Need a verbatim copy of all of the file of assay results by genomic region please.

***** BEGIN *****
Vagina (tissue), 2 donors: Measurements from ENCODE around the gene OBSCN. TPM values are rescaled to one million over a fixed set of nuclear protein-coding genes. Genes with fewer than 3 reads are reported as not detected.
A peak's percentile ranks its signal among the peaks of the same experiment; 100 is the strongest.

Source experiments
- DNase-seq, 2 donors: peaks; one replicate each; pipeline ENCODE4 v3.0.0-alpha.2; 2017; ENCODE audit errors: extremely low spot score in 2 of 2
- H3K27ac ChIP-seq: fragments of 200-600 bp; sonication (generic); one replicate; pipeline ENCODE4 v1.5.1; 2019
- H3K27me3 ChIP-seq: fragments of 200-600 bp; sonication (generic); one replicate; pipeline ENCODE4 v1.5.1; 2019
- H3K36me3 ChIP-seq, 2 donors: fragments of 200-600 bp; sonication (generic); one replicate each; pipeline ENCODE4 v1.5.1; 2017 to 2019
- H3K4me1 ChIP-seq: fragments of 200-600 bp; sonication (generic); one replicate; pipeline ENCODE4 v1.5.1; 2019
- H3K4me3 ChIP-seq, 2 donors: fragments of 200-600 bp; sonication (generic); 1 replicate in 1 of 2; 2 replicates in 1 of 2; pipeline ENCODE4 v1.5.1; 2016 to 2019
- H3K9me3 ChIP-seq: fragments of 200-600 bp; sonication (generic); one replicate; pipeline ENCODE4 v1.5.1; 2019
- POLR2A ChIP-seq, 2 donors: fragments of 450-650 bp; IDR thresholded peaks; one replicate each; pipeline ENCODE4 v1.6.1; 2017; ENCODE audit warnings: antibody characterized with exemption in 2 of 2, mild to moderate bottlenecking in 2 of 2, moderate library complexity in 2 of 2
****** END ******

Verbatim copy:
Vagina (tissue), 2 donors: Measurements from ENCODE around the gene OBSCN. TPM values are rescaled to one million over a fixed set of nuclear protein-coding genes. Genes with fewer than 3 reads are reported as not detected.
A peak's percentile ranks its signal among the peaks of the same experiment; 100 is the strongest.

Source experiments
- DNase-seq, 2 donors: peaks; one replicate each; pipeline ENCODE4 v3.0.0-alpha.2; 2017; ENCODE audit errors: extremely low spot score in 2 of 2
- H3K27ac ChIP-seq: fragments of 200-600 bp; sonication (generic); one replicate; pipeline ENCODE4 v1.5.1; 2019
- H3K27me3 ChIP-seq: fragments of 200-600 bp; sonication (generic); one replicate; pipeline ENCODE4 v1.5.1; 2019
- H3K36me3 ChIP-seq, 2 donors: fragments of 200-600 bp; sonication (generic); one replicate each; pipeline ENCODE4 v1.5.1; 2017 to 2019
- H3K4me1 ChIP-seq: fragments of 200-600 bp; sonication (generic); one replicate; pipeline ENCODE4 v1.5.1; 2019
- H3K4me3 ChIP-seq, 2 donors: fragments of 200-600 bp; sonication (generic); 1 replicate in 1 of 2; 2 replicates in 1 of 2; pipeline ENCODE4 v1.5.1; 2016 to 2019
- H3K9me3 ChIP-seq: fragments of 200-600 bp; sonication (generic); one replicate; pipeline ENCODE4 v1.5.1; 2019
- POLR2A ChIP-seq, 2 donors: fragments of 450-650 bp; IDR thresholded peaks; one replicate each; pipeline ENCODE4 v1.6.1; 2017; ENCODE audit warnings: antibody characterized with exemption in 2 of 2, mild to moderate bottlenecking in 2 of 2, moderate library complexity in 2 of 2